The hottest times to drives is if an event is happening in town. People hate parking. Nine out of ten times, it’s easier to get dropped off than it is to deal with parking at any major event. Another great time to work is the weekend.

Because no one likes drunk drivers, the demand for ridesharing is through the roof. By working one weekend in a major city, that’s rent. And for enterprising drivers, that’s a major dent in their loans.

YOU’LL NEED A PLAN

If you’re already working and trying to maintain some semblance of a social life, you’re only going to pick up rides part-time. Because you have limited time out there, it’s important to set a realistic goal of what you’re trying to pay down a month. Start small because you don’t want to burn out. Remember, you’re already working a full-time job. If you can set a goal to earn $150 a week with ride sharing, that’s $600 toward your loans. Luckily, the interest rates are usually pretty low on the loans, so the typical payment is around $250 a month. By paying it off with more than double the amount, you’ll be making waves in the principal amount.

An easy way to get this money is to stick to a schedule. Don’t deviate from it, keep your weekend mornings open for folks on a coffee run or seniors heading to church. If you work during rush hour, then make sure you’re consistent, so it becomes routine. Because the money you’re making is more or less “extra credit” vs. income you need to live on, you’ll see it pile up, and when you make that big payment, it’ll feel good to see your ugly number drop each month.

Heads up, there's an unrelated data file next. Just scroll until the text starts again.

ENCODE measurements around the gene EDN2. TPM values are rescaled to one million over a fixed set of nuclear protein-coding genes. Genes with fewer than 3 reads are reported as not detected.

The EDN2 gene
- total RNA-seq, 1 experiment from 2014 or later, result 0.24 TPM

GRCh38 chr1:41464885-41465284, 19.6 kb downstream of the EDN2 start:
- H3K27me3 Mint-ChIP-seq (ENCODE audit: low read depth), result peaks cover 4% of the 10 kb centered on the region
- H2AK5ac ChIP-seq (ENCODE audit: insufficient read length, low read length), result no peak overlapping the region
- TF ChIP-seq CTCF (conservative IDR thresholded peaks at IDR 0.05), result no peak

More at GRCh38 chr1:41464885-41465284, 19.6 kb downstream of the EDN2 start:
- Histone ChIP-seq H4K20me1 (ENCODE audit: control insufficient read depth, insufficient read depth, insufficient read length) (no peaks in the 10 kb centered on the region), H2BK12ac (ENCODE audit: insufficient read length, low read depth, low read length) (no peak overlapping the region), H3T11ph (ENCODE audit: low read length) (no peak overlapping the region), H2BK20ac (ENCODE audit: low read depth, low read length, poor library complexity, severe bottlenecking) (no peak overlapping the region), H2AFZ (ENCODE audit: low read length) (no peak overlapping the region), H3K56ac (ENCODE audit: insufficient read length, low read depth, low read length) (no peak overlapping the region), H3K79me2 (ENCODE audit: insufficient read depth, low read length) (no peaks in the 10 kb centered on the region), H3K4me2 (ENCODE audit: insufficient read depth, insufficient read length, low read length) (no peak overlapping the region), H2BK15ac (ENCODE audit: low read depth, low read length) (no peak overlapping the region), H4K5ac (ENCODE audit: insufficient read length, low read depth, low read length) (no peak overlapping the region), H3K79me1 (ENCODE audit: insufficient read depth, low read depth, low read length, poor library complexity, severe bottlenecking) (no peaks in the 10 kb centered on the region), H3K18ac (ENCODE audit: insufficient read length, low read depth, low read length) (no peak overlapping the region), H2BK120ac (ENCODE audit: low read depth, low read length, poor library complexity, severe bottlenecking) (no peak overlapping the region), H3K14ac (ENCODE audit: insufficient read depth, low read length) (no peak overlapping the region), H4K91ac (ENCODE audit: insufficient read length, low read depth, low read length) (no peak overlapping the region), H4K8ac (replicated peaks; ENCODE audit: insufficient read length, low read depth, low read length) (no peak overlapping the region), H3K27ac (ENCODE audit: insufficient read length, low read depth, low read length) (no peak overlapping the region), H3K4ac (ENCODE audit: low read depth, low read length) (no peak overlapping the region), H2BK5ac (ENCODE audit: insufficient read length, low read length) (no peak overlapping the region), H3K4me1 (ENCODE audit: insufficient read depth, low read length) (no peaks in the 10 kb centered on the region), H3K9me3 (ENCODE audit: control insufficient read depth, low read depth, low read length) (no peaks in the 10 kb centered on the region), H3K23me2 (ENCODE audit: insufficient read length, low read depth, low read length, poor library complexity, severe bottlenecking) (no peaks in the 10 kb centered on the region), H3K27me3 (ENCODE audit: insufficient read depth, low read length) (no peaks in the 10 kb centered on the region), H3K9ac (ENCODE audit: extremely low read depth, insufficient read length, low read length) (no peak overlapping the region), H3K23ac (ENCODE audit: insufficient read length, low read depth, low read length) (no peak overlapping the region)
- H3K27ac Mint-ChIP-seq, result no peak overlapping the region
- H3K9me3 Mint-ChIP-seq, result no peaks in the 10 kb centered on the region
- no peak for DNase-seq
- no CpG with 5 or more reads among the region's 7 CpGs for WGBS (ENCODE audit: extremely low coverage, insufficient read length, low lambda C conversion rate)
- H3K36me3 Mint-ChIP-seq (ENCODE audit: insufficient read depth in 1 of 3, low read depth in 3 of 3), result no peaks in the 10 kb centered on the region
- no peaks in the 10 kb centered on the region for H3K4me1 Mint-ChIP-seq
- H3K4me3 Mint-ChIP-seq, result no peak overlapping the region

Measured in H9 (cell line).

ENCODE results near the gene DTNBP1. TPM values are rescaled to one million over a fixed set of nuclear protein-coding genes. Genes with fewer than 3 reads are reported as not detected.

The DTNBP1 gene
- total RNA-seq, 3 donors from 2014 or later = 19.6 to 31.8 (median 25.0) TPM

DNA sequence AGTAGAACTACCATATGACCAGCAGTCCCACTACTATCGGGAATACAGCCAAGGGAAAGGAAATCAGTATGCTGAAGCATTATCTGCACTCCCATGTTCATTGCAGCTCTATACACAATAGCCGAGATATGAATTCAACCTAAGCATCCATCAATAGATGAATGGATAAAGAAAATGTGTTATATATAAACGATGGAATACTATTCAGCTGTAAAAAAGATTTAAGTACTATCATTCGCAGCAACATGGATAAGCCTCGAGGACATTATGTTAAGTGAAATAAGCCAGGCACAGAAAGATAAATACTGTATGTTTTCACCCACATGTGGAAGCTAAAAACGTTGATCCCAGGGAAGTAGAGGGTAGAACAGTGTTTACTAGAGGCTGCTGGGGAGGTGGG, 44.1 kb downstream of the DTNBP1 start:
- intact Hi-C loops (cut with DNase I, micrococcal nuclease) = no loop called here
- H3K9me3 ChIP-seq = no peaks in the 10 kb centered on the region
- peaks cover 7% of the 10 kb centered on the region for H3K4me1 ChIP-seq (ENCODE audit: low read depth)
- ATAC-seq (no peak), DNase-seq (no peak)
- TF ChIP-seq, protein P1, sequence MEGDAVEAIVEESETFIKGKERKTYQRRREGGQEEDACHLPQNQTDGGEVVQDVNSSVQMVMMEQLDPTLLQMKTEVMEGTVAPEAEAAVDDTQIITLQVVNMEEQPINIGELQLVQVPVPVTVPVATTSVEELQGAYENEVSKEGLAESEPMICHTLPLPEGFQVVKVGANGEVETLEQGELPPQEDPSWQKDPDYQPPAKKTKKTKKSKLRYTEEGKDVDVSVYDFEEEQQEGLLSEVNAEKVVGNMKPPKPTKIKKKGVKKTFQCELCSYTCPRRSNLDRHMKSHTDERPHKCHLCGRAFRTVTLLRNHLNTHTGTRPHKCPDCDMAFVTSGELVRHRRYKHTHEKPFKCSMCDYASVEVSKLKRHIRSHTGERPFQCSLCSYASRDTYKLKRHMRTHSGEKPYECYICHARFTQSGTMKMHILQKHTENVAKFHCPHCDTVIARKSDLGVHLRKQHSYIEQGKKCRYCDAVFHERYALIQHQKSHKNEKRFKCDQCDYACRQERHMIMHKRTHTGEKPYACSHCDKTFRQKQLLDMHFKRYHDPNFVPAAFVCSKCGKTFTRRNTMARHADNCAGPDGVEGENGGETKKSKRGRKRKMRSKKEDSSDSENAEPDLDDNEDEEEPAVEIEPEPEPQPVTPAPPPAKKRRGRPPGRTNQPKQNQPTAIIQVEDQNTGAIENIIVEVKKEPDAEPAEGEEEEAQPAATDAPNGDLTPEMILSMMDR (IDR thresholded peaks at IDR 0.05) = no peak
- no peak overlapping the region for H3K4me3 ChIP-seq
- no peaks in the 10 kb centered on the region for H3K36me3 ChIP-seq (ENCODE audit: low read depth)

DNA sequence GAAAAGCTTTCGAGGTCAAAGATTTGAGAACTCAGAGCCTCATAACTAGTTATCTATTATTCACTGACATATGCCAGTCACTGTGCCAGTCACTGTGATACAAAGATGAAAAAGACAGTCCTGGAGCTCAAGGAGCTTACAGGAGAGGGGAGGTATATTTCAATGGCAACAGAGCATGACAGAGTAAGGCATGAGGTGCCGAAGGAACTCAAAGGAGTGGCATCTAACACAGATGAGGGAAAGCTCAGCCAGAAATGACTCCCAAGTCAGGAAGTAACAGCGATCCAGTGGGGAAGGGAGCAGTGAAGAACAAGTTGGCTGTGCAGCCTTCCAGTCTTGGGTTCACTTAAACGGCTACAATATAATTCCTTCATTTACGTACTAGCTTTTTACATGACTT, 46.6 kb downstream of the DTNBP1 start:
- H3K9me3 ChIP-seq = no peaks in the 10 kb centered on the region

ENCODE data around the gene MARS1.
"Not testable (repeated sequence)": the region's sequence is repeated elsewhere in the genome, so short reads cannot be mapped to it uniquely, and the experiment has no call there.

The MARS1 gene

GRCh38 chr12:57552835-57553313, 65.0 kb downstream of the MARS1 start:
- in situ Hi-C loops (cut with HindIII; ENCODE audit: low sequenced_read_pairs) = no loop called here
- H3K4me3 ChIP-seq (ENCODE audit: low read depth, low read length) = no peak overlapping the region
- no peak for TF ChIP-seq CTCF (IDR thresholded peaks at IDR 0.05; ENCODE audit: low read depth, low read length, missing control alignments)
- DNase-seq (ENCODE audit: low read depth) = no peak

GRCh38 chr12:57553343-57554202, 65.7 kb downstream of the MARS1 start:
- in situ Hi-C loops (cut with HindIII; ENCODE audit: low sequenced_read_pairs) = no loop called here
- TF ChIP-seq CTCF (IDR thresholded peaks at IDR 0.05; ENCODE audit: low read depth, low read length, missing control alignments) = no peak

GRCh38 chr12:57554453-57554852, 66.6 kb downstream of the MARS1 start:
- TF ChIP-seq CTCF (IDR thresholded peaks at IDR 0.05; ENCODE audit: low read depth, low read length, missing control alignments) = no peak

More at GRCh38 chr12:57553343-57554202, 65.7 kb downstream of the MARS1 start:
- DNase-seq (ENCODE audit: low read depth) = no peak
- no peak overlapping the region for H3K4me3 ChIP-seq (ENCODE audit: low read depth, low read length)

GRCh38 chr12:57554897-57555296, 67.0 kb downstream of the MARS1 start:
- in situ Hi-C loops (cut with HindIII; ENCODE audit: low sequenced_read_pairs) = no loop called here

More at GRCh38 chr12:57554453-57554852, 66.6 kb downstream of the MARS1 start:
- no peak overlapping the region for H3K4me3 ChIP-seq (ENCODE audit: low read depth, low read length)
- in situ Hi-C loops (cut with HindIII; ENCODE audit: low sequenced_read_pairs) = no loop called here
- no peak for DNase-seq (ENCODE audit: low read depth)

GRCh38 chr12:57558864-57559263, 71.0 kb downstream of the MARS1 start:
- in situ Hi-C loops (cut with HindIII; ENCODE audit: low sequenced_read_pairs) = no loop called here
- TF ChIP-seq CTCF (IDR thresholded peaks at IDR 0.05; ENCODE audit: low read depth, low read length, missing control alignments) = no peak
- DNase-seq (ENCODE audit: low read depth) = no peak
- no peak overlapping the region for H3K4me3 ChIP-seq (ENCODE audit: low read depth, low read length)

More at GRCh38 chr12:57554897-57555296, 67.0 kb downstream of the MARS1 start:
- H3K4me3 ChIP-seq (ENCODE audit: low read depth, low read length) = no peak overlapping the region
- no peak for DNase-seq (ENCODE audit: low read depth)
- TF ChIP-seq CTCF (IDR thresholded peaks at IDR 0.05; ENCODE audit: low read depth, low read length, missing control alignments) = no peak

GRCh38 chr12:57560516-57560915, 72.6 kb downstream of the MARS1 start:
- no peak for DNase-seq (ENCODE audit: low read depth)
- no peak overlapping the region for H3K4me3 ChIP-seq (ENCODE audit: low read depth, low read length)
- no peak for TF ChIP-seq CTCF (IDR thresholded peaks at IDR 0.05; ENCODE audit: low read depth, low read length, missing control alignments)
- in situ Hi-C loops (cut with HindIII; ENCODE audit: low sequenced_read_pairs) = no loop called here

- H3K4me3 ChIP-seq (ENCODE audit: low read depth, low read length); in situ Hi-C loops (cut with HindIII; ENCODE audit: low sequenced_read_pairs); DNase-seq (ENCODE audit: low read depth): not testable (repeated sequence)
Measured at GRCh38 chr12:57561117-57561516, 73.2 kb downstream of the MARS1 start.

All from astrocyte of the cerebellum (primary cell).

FORGET BRAND LOYALTY

If you’re looking to make money, you can’t rely on one income stream. Grocery stores are doing home delivery or in-store personal shopping. Favor or Task Rabbit pick up and deliver just about anything you need. When it comes to ridesharing, there are the two giants in Lyft and Uber and a few smaller players like Fasten. Don’t rely on just one of these platforms, get them all. If you feel like going shopping for someone for a few hours, do that. If Lyft isn’t popping off, switch over to Uber and see what their patrons are up to. You’re in control of your financial destiny.

In the end, it’s all about how hard you want to hustle. You can’t work your regular 9-5 and then try to cram in 70 hours of ride sharing. You’ll go insane, and you’ll end up spending way too much time at the McDonald’s drive-thru. There’s an adage that’s been around forever, and it’s right in this case: marathon, not a sprint. Your loans will take some time to chip away at, but if you’re diligent and stick to a plan, you’ll make an impact, and it won’t come out of your regular check. Besides, you’ll get to meet some cool people in the process.

SEE ALL ARTICLES